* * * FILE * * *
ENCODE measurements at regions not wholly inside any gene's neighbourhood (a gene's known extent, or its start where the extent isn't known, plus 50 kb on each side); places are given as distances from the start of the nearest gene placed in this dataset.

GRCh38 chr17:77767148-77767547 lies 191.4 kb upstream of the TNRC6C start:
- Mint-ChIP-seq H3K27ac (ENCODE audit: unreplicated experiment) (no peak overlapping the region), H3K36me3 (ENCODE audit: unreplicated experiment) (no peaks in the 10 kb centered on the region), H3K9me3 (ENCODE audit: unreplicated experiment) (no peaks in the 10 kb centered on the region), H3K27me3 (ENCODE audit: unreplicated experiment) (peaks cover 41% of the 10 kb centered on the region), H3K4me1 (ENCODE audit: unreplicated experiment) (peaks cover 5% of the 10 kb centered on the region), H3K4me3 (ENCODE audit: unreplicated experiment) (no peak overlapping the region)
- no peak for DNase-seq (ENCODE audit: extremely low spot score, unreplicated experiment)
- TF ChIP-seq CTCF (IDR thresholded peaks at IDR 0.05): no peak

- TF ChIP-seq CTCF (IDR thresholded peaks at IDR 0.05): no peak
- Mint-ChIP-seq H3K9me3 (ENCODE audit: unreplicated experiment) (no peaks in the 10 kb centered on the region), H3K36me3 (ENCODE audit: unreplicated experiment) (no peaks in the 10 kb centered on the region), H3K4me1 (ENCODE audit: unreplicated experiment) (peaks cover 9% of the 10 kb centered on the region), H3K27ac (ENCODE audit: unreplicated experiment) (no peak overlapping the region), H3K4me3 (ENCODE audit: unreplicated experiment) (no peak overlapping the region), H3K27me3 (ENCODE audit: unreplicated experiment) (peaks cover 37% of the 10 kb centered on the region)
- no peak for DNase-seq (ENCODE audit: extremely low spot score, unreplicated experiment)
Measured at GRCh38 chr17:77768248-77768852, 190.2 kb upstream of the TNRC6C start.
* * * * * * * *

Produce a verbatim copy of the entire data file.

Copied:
ENCODE measurements at regions not wholly inside any gene's neighbourhood (a gene's known extent, or its start where the extent isn't known, plus 50 kb on each side); places are given as distances from the start of the nearest gene placed in this dataset.

GRCh38 chr17:77767148-77767547 lies 191.4 kb upstream of the TNRC6C start:
- Mint-ChIP-seq H3K27ac (ENCODE audit: unreplicated experiment) (no peak overlapping the region), H3K36me3 (ENCODE audit: unreplicated experiment) (no peaks in the 10 kb centered on the region), H3K9me3 (ENCODE audit: unreplicated experiment) (no peaks in the 10 kb centered on the region), H3K27me3 (ENCODE audit: unreplicated experiment) (peaks cover 41% of the 10 kb centered on the region), H3K4me1 (ENCODE audit: unreplicated experiment) (peaks cover 5% of the 10 kb centered on the region), H3K4me3 (ENCODE audit: unreplicated experiment) (no peak overlapping the region)
- no peak for DNase-seq (ENCODE audit: extremely low spot score, unreplicated experiment)
- TF ChIP-seq CTCF (IDR thresholded peaks at IDR 0.05): no peak

- TF ChIP-seq CTCF (IDR thresholded peaks at IDR 0.05): no peak
- Mint-ChIP-seq H3K9me3 (ENCODE audit: unreplicated experiment) (no peaks in the 10 kb centered on the region), H3K36me3 (ENCODE audit: unreplicated experiment) (no peaks in the 10 kb centered on the region), H3K4me1 (ENCODE audit: unreplicated experiment) (peaks cover 9% of the 10 kb centered on the region), H3K27ac (ENCODE audit: unreplicated experiment) (no peak overlapping the region), H3K4me3 (ENCODE audit: unreplicated experiment) (no peak overlapping the region), H3K27me3 (ENCODE audit: unreplicated experiment) (peaks cover 37% of the 10 kb centered on the region)
- no peak for DNase-seq (ENCODE audit: extremely low spot score, unreplicated experiment)
Measured at GRCh38 chr17:77768248-77768852, 190.2 kb upstream of the TNRC6C start.